Despite the common belief that white meats are less detrimental to our health, both red meat and white meat contain saturated fats, which increase levels of LDL (“bad”) cholesterol and increase a person’s risk of heart attacks, stroke and peripheral artery disease.
The study from the Children's Hospital Oakland Research Institute (CHORI) found that people who ate white meat diets consisting of chicken and turkey ended up with cholesterol levels that were no different from those who ate red meat diets consisting of lean beef or pork. Both diets caused significant jumps in cholesterol compared to people whose diets consisted of plant-based proteins.
"When we planned this study, we expected red meat to have a more adverse effect on blood cholesterol levels than white meat, but we were surprised that this was not the case — their effects on cholesterol are identical when saturated fat levels are equivalent," said study senior author Dr. Ronald Krauss, senior scientist and director of atherosclerosis research at CHORI, in the study’s press release.
The small study involved 113 who were separated into either a high or low saturated fat diet plan. All participants tried a red meat, white meat and plant-based protein diet for one month each, with the order in which they ate these diets decided at random. In between the monthly diets, participants were able to eat their normal diet for a few weeks. Cholesterol levels were checked before and after each test diet.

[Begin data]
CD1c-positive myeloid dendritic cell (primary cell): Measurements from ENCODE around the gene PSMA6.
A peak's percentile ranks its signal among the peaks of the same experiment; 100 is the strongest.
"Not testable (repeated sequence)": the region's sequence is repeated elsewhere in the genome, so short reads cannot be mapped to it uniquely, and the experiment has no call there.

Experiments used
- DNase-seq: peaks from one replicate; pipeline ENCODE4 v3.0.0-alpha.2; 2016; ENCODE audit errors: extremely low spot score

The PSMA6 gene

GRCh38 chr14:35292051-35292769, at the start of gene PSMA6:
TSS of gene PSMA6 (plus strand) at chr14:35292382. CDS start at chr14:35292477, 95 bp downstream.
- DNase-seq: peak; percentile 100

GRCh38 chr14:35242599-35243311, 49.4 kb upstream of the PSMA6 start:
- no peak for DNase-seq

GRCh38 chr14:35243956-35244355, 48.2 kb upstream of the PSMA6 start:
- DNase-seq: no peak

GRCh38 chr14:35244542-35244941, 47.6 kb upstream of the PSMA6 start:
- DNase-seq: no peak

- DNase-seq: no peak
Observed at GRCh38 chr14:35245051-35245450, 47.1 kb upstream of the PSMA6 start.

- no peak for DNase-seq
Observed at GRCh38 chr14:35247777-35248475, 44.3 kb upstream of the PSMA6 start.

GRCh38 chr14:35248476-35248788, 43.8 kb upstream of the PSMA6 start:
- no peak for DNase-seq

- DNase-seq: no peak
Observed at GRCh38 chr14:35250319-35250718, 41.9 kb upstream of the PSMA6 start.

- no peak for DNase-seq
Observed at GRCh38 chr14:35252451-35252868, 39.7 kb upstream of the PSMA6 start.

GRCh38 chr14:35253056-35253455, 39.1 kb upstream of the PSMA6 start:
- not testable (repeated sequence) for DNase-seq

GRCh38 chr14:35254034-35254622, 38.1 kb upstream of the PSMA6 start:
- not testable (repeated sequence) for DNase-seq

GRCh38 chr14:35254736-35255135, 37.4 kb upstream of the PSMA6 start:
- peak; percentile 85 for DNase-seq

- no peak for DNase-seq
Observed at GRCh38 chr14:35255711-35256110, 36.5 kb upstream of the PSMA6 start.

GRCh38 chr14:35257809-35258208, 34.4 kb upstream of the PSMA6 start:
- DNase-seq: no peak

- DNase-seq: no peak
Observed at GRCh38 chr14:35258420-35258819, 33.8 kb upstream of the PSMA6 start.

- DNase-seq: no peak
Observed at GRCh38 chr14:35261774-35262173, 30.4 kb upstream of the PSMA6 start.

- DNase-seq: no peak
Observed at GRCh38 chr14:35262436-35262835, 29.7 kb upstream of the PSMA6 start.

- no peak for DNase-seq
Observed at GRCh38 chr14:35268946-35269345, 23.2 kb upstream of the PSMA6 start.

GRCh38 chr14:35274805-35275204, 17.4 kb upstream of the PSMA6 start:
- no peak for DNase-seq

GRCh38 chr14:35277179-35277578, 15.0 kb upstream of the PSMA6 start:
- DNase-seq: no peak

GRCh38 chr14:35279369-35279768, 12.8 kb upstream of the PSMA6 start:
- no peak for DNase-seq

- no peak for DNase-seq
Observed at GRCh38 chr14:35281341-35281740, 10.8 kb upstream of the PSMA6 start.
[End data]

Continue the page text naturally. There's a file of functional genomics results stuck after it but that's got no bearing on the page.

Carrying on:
The study did not include fish, grass-fed beef or processed meats. The plant-based diets emphasized the consumption of legumes, nuts, grains and soy products.
Both the red and white meat likely raised the participants’ cholesterol levels higher than the plant-based diet because they contain different kinds of fat.
Whereas red and white meat have higher levels of saturated fat, “plant-based diets are higher in monounsaturated and polyunsaturated fats, or ‘healthy fats,’ as well as being packed with fiber,” Larlee Jensen, a registered dietitian in New York City who was not involved in the study, told ABC News.
“The combination of adding healthy fats and fiber into your diet can help to lower cholesterol levels,” she added.
The study authors said this is the first study to show that both kinds of meat — red and white — cause cholesterol levels to go higher than plant-based protein sources.
Dr. Brian Geller, a clinical and interventional cardiologist, told ABC News that the findings support much of what is currently recommended by health professionals. He said the findings suggest that going forward, plant-based diets could be used to help prevent cholesterol problems throughout communities rather than an individual remedy for people who are already dealing with cholesterol problems.
That’s not to say that animal sources for protein aren’t good for you. Jensen said that lean cuts of red or white meat can still be a part of a healthy diet when eaten in moderation.
Both Galler and Jensen recommended the Mediterranean diet, which is high in fruits and vegetables, whole grains and nuts and limits meats and unhealthy fats.
Dr. Heidi Choe is a physician from the Department of Rehabilitation and Human Performance at Mount Sinai Hospital in New York City and a contributor to the ABC News Medical Unit.